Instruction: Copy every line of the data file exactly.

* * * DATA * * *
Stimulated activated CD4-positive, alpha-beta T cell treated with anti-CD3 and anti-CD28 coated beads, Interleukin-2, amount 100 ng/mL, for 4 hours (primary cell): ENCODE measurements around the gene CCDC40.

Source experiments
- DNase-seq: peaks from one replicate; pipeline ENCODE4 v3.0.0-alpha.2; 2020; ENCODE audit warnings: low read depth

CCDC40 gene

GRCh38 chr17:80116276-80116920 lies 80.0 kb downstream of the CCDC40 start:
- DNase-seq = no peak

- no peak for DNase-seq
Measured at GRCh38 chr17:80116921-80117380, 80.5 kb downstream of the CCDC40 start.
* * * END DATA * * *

Stimulated activated CD4-positive, alpha-beta T cell treated with anti-CD3 and anti-CD28 coated beads, Interleukin-2, amount 100 ng/mL, for 4 hours (primary cell): ENCODE measurements around the gene CCDC40.

Source experiments
- DNase-seq: peaks from one replicate; pipeline ENCODE4 v3.0.0-alpha.2; 2020; ENCODE audit warnings: low read depth

CCDC40 gene

GRCh38 chr17:80116276-80116920 lies 80.0 kb downstream of the CCDC40 start:
- DNase-seq = no peak

- no peak for DNase-seq
Measured at GRCh38 chr17:80116921-80117380, 80.5 kb downstream of the CCDC40 start.